The power to control and manage the finances of any such city; to prescribe its fiscal year and fiscal arrangements; the power to issue bonds upon the credit of the city for the purpose of making permanent public improvements or for other public purposes in the amount and to the extent provided by such charter, and consistent with the Constitution of this State; provided, that said bonds shall have first been authorized by a majority vote by the duly qualified property tax-paying voters voting at an election held for that purpose. Thereafter all such bonds shall be submitted to the Attorney General for his approval, and the Comptroller for registration, as provided by law....
Section 10 does not prohibit the issuance of the type of bonds at issue here; it simply places certain conditions on the issuance of general obligation bonds. The "public purpose" requirement in section 10 echoes the constitutional requirement discussed above. As indicated previously, the requirement of approval by the attorney general places limits on the maximum amount of a city's bonded indebtedness. Additionally, section 10 requires voter approval of the bonds. [FN2] Thus, section 10 of article 1175 does not create insurmountable limits on the issuance of general obligation bonds for affordable housing for low and moderate income families.
Nor do any other statutes expressly limit the authority of home rule cities with regard to providing affordable housing for low and moderate income families. [FN3] As indicated, however, city action is also preempted if the city's action conflicts with state legislation or if the legislature intended state law to occupy the field at issue.
The legislature enacted a series of statutes authorizing the provision of affordable housing for low and/or moderate income residents. See V.T.C.S. arts. 1269k, 12691-3, 12691-4, 12691-7, repealed and replaced, effective September 1, 1987, with the Local Government Code. In light of these enactments, parallel actions by a city to achieve the same purpose cannot be said to be in "conflict" with these statutes. Local actions, ancillary to and in harmony with the general scope and purpose of state enactments, are acceptable. See City of Brookside Village v. Comeau, 633 S.W.2d at 796. The state's entry into a field of regulation does not in and of itself evidence the legislative intent to preempt that field from municipal action. See id. Implied limits on a home rule city's powers must appear with "unmistakable clarity." Lower Colorado River Authority v. City of San Marcos, 523 S.W.2d at 645. There is no indication in the general laws regarding urban renewal and affordable housing that the general laws are intended to occupy the field of affordable housing.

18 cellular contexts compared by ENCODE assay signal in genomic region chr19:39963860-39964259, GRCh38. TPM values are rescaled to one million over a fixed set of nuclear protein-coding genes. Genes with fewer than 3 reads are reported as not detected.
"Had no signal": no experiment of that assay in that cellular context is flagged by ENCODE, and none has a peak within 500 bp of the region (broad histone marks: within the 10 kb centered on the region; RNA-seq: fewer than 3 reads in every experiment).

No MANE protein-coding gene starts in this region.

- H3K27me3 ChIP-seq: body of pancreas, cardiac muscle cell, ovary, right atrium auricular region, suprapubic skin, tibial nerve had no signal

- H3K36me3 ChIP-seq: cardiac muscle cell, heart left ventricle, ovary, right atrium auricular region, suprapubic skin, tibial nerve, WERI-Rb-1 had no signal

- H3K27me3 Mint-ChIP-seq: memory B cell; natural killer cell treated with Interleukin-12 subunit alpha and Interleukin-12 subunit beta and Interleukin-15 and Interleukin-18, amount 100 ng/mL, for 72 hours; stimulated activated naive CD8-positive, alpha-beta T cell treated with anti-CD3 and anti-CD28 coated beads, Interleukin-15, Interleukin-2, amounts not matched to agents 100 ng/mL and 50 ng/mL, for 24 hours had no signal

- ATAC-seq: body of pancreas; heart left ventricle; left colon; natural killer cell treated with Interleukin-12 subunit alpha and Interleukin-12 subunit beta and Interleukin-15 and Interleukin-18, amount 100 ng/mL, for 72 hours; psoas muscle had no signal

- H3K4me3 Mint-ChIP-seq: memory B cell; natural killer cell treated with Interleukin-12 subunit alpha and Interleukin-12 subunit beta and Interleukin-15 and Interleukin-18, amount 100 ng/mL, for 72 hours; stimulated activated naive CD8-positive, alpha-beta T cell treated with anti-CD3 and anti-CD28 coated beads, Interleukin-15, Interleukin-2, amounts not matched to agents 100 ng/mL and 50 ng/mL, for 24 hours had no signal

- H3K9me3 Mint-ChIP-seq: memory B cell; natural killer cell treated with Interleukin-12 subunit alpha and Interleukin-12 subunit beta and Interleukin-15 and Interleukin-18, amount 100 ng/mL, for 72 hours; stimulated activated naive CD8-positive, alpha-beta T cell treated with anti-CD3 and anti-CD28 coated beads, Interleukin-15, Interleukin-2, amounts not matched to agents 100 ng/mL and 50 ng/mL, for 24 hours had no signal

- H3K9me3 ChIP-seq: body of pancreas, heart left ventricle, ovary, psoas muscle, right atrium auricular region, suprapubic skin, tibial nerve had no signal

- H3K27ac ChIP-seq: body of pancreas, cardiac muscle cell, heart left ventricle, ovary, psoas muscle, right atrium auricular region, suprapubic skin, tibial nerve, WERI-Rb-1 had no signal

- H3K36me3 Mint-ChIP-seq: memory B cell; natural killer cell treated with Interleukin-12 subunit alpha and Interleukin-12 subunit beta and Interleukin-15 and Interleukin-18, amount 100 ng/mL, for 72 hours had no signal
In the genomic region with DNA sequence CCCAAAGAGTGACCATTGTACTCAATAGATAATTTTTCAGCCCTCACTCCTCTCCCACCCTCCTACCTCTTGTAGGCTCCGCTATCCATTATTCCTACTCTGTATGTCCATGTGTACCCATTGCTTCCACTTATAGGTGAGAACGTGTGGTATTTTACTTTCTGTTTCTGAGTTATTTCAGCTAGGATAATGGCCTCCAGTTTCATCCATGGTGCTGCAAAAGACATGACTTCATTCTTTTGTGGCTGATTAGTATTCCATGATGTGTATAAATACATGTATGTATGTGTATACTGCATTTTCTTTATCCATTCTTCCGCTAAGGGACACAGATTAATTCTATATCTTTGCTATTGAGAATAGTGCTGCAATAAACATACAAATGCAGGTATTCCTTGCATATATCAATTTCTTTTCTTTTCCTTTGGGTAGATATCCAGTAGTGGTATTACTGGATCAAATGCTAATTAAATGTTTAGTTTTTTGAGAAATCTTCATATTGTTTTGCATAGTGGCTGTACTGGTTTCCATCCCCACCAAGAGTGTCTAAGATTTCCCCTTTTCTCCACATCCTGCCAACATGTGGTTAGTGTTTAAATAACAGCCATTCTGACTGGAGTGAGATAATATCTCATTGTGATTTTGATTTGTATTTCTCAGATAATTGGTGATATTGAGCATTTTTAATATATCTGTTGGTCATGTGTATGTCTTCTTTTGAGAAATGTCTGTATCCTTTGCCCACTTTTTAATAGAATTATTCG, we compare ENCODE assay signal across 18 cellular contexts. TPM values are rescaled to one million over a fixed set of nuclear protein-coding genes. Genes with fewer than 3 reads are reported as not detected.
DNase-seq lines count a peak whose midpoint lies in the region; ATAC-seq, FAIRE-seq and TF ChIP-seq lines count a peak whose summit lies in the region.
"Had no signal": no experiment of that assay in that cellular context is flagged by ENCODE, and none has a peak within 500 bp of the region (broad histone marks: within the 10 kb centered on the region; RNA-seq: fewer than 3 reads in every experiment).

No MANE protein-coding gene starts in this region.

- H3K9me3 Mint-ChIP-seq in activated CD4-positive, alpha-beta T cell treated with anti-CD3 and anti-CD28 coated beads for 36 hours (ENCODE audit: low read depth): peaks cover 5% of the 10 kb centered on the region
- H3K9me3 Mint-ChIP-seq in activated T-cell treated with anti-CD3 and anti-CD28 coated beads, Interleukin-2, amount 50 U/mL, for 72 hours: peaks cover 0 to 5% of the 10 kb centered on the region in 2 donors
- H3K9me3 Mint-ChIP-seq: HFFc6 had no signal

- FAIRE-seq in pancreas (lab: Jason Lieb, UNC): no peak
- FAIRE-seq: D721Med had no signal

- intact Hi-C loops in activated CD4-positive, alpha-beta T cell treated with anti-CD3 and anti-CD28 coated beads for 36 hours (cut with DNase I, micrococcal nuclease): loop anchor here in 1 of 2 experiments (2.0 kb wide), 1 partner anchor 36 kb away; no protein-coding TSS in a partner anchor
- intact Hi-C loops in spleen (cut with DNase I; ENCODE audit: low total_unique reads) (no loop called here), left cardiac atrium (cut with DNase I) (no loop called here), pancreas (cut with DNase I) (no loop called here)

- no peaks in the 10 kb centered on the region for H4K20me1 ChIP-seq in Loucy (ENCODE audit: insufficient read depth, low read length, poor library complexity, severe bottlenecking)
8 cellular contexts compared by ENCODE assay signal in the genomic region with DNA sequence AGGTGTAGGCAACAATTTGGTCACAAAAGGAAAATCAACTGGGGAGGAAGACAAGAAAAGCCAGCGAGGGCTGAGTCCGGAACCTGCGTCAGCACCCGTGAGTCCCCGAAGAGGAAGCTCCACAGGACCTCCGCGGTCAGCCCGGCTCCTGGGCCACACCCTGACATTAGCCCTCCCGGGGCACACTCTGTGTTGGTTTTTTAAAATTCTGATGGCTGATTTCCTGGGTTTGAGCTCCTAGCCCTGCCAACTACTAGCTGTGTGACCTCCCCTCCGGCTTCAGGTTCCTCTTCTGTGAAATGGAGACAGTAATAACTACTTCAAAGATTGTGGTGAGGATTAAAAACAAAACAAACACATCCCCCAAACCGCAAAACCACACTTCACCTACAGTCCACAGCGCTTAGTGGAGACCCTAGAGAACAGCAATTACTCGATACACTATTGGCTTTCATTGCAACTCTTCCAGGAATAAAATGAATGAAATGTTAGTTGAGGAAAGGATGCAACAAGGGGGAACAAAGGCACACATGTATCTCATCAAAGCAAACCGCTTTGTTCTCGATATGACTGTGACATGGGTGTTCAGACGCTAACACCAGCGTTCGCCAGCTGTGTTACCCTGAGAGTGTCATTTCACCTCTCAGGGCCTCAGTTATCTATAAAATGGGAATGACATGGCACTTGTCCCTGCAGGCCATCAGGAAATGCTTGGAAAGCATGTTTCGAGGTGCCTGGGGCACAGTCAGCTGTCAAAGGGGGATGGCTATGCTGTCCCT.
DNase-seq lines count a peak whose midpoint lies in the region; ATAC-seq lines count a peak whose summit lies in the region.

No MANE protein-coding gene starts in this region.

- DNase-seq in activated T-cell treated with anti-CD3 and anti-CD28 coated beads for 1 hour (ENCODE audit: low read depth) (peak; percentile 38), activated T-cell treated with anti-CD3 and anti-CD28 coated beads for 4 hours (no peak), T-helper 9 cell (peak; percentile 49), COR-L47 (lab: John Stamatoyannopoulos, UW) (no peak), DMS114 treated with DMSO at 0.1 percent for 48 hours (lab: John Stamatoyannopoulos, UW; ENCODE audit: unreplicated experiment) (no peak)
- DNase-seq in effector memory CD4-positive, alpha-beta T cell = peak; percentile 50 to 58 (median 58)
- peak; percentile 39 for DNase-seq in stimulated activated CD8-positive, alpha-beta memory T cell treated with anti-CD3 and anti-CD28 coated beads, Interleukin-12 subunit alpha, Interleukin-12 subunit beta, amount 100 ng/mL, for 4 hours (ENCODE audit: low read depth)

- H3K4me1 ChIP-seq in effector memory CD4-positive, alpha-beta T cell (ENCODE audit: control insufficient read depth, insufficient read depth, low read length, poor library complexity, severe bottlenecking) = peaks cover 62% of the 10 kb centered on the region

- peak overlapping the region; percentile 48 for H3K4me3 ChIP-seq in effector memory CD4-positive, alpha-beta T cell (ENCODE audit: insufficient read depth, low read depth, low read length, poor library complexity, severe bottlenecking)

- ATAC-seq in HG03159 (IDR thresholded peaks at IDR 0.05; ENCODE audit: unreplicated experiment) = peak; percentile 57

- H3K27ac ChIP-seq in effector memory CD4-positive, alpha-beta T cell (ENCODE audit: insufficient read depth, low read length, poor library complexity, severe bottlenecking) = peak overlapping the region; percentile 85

The fact that Higginbotham, supra, and Davis, supra, affirmed the authority of local governing entities to address conditions of substandard housing through legislative enactments does not mean that home rule cities are limited to those general laws in carrying out these authorized public purposes. For example, in City of College Station v. Turtle Rock Corporation, 680 S.W.2d 802, 807-08 (Tex.1984), the Texas Supreme Court upheld a home rule city's parkland dedication ordinance despite the fact that several statutes authorized municipalities to acquire parkland by other methods. The court indicated that enabling statutes may serve as specific grants of power to entities other than home rule cities. Id. The simple fact of the existence of these enabling statutes does not "unmistakably" limit the powers of a home rule city with regard to the actions authorized by the statutes. Id.
Moreover, statutes that authorize governmental bodies to engage in certain public activities are qualitatively different than statutes that authorize governmental bodies to regulate private activities.
Courts ordinarily find "clearly implied" limits when municipalities attempt to regulate in a field regulated by state statutes. See Attorney General Opinion JM-619 (1987) (and cases discussed therein). Conflict is more likely when both the state and a political subdivision attempt to regulate one activity than when two types of political subdivisions offer similar public services.
You also ask several questions about various methods of providing affordable housing to low and moderate income families:
2. May a home rule city purchase or construct multi-family housing and directly or indirectly sell or lease units in such housing to low income residents at below market prices or rents?
3. May a home rule city directly contract with private nonprofit entities to provide rental or sale housing for low and moderate income residents with funds provided by the city from the proceeds of the sale of its general obligation bonds?
4. May a home rule city enter into a cooperation agreement with a local public housing authority, providing for the purchase of land and the installation of infrastructure by the city, using the proceeds of general obligation bonds issued by it, with the housing to be constructed by the housing authority through the [issuance] of its own revenue bonds?